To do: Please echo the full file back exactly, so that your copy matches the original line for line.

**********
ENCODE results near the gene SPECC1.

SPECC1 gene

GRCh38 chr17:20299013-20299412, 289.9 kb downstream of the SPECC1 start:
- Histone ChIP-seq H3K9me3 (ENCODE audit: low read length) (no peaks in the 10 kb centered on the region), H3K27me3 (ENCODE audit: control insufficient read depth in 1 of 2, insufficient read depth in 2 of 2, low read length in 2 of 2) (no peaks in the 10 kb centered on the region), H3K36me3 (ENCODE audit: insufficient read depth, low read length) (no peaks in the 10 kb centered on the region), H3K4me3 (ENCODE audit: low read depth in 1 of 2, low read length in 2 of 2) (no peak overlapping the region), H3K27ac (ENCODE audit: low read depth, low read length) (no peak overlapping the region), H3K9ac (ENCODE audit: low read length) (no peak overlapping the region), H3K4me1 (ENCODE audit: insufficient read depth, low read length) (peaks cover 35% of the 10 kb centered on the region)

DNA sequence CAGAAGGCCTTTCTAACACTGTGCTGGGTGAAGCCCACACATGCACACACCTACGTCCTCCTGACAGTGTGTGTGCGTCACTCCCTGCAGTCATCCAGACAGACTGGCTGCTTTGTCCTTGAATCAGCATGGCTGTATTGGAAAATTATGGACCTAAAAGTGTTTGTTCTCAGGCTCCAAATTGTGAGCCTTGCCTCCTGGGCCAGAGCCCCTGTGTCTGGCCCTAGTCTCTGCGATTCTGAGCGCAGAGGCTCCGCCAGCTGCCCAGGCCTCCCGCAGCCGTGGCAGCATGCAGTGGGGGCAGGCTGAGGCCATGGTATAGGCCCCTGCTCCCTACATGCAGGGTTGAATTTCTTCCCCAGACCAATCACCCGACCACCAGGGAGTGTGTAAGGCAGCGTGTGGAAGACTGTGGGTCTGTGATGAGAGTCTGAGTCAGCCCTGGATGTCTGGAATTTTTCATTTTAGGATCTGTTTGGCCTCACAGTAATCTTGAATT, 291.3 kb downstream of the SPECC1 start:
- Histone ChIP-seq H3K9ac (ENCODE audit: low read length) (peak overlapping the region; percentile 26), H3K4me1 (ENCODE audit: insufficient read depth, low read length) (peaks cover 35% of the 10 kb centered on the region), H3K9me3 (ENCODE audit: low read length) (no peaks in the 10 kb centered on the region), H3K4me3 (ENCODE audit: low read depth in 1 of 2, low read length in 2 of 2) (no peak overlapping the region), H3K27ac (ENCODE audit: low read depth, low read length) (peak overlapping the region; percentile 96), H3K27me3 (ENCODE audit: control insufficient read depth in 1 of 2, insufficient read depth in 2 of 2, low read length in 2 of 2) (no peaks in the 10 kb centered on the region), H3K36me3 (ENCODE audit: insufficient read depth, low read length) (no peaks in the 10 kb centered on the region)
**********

ENCODE results near the gene SPECC1.

SPECC1 gene

GRCh38 chr17:20299013-20299412, 289.9 kb downstream of the SPECC1 start:
- Histone ChIP-seq H3K9me3 (ENCODE audit: low read length) (no peaks in the 10 kb centered on the region), H3K27me3 (ENCODE audit: control insufficient read depth in 1 of 2, insufficient read depth in 2 of 2, low read length in 2 of 2) (no peaks in the 10 kb centered on the region), H3K36me3 (ENCODE audit: insufficient read depth, low read length) (no peaks in the 10 kb centered on the region), H3K4me3 (ENCODE audit: low read depth in 1 of 2, low read length in 2 of 2) (no peak overlapping the region), H3K27ac (ENCODE audit: low read depth, low read length) (no peak overlapping the region), H3K9ac (ENCODE audit: low read length) (no peak overlapping the region), H3K4me1 (ENCODE audit: insufficient read depth, low read length) (peaks cover 35% of the 10 kb centered on the region)

DNA sequence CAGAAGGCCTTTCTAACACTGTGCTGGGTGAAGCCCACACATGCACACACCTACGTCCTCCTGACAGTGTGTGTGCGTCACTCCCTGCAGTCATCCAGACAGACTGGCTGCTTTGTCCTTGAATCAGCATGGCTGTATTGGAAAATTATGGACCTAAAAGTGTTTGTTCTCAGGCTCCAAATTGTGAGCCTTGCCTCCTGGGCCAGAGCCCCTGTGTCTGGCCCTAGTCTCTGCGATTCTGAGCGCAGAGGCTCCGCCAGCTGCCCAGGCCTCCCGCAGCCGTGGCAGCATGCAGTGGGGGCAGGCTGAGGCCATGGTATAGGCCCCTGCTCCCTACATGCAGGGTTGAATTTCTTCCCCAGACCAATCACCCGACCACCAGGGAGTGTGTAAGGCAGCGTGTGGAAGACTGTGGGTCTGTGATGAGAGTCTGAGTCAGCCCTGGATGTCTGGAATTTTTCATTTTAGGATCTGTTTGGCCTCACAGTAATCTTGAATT, 291.3 kb downstream of the SPECC1 start:
- Histone ChIP-seq H3K9ac (ENCODE audit: low read length) (peak overlapping the region; percentile 26), H3K4me1 (ENCODE audit: insufficient read depth, low read length) (peaks cover 35% of the 10 kb centered on the region), H3K9me3 (ENCODE audit: low read length) (no peaks in the 10 kb centered on the region), H3K4me3 (ENCODE audit: low read depth in 1 of 2, low read length in 2 of 2) (no peak overlapping the region), H3K27ac (ENCODE audit: low read depth, low read length) (peak overlapping the region; percentile 96), H3K27me3 (ENCODE audit: control insufficient read depth in 1 of 2, insufficient read depth in 2 of 2, low read length in 2 of 2) (no peaks in the 10 kb centered on the region), H3K36me3 (ENCODE audit: insufficient read depth, low read length) (no peaks in the 10 kb centered on the region)